We have 12,000 suppliers in the UK, but we haven't addressed them formally on the subject of the euro so far. Siemens UK has made it clear that there will be no compulsion to deal in the euro. But we want to enter a dialogue with suppliers and, where it suits both us and them to switch from sterling to the euro, then we want to do so. The situation with Siemens in Germany is different. If they have an Italian supplier and a UK supplier, both bidding for the same contract, and they are head to head on cost, quality, delivery times and every other measure, and the only difference between them is that the Italian company is quoting in euros and the UK company can't, then that might well be the determining factor. We are not about to go blacklisting suppliers on the basis that they won't use the euro, but we are anticipating that as the result of seepage up and down the supply chain, we are likely to see greater demand from our own customers to do business in euros. There's certainly an exercise everyone should carry out to see where in the supply chain they will be affected. It is also worth remembering that preparing for the euro as a house currency takes a long time. We started in 1995 in Germany. So can you assume you will be ready in time if the UK decides to join EMU?


John Kelly, sales manager, Aquaman

We have informed all our distributors that from 1 January we will have a euro account and a euro price list. We have invested in new software which allows us to run dual pricing in sterling and the euro. This company makes waterproof cases to protect mobile phones, cameras, global positioning systems and other devices, and 92% of sales are exports, with the vast majority going to Euroland. The decision to transact in euros was not a case of our distributors telling us we had to do so, but with sterling being so strong there was a fear that we would lose sales otherwise. The distributors are trading companies which are trading with other countries and, in the past year, our distributor in France, for example, has been paying FF3.5 more for each pound sterling. The distributors each have the discretion to set prices in their own territory, so our quoting them in euros will mean that they can set their prices confident in what they will have to pay. We also have a number of direct customers and I'm sure that they would want us to do business in euros. What we produce is unique, so it is not a question of us losing out to the competition. But any steps we take are designed to keep ahead of the competition.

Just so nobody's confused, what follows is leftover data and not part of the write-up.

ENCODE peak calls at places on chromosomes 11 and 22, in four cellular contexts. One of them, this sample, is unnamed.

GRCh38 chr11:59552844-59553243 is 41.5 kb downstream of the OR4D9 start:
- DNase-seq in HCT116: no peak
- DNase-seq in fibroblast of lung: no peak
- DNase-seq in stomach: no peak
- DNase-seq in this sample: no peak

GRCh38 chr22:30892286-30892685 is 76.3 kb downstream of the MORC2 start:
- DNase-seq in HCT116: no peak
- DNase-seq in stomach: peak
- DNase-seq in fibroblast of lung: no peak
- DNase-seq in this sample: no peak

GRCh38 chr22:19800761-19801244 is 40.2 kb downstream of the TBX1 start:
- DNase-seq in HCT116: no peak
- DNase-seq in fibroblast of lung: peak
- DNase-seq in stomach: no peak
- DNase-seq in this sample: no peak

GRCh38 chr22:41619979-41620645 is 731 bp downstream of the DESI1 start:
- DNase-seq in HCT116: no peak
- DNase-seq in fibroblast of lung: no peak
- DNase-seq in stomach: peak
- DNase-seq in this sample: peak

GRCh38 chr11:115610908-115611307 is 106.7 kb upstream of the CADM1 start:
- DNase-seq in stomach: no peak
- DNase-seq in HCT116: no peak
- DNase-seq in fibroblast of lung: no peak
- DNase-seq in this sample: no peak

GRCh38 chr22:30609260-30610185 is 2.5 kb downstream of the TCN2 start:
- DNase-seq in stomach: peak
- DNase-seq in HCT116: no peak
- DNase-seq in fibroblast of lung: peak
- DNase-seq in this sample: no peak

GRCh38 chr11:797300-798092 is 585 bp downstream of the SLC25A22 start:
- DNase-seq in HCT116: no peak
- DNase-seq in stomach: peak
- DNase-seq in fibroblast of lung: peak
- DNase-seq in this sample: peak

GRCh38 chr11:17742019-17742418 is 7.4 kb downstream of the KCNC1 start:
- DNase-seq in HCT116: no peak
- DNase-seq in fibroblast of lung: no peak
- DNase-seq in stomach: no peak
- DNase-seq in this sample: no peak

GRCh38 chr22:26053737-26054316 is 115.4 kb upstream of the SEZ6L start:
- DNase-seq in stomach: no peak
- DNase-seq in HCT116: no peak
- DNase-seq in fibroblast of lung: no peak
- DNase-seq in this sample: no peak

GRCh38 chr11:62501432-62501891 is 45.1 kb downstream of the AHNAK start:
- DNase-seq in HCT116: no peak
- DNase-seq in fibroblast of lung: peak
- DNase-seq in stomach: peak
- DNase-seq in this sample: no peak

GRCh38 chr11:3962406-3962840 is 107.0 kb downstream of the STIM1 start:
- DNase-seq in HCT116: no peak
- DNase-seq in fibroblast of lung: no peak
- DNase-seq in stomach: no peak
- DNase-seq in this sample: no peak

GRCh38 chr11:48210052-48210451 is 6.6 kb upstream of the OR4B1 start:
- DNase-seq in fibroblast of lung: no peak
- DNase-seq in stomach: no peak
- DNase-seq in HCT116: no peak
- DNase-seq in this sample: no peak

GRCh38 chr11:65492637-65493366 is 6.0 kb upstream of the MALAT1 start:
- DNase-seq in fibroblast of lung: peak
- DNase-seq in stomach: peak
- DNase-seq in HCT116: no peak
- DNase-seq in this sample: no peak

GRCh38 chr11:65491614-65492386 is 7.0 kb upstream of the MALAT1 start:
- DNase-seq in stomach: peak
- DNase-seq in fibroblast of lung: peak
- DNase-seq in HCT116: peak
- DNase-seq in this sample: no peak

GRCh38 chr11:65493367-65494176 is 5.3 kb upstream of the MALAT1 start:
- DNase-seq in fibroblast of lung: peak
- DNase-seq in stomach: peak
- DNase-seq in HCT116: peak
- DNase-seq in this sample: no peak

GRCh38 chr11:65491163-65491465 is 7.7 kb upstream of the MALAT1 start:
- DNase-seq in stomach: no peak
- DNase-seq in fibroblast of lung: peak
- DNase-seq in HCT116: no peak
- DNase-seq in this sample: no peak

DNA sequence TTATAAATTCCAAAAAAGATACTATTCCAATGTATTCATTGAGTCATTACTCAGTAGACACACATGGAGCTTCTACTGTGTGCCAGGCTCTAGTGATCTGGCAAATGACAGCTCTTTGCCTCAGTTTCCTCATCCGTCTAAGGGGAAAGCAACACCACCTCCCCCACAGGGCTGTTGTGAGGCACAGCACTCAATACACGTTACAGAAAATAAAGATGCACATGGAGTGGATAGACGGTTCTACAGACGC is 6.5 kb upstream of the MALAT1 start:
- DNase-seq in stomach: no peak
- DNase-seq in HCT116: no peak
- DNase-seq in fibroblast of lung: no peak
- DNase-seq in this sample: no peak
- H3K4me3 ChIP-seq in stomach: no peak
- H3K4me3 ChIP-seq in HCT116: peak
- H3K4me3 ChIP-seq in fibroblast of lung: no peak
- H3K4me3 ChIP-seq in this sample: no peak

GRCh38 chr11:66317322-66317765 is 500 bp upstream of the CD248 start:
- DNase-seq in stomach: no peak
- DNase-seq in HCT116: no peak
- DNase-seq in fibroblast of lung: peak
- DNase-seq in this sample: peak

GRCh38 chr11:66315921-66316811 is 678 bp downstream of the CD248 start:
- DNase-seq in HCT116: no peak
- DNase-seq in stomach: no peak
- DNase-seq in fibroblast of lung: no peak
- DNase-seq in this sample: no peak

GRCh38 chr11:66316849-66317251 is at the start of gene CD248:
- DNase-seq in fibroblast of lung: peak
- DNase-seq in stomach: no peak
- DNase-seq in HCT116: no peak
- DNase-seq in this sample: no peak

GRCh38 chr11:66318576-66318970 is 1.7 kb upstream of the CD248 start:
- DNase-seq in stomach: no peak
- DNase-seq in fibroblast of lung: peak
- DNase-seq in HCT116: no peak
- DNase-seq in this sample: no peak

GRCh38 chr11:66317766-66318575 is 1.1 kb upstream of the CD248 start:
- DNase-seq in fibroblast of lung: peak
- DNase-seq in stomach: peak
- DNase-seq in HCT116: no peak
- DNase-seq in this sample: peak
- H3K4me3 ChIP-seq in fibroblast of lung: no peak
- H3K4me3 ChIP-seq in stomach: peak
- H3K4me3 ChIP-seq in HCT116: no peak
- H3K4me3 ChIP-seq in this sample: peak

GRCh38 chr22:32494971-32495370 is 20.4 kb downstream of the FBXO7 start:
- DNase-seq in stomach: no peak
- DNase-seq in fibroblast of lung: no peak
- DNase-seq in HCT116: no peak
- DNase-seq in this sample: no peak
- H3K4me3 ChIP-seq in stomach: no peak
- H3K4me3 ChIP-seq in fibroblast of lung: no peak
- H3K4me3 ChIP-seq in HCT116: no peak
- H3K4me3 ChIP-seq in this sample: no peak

1. Establish executive responsibility for Economic and Monetary Union preparations. If necessary, form an EMU committee to ensure that all parts of the business are represented.

2. Carry out a business impact study. This should find out what your competitors are doing and what your customers' expectations are, as well as how your business will be affected by developments such as transparent pricing.

3. Decide what changes you will have to make immediately to accommodate the euro. Do you intend to offer prices in euros, to write invoices in euros, to accept payments in euros, or to pay your own suppliers in euros?

4. Carry out an IT impact study. Which systems are likely to be affected? Are they bespoke or packages? If the latter, then find out from the vendors when they will have euro-compliant upgrades available. Ask whether your bespoke software could be replaced by a package; if not, then decide who will be responsible for making the necessary changes: your in-house staff or an outside contractor.

5. Consider the 'UK-in' scenario. If the UK were to enter EMU in, say, 2002, how long would your company need to prepare to convert your accounting system and all your data to the new currency?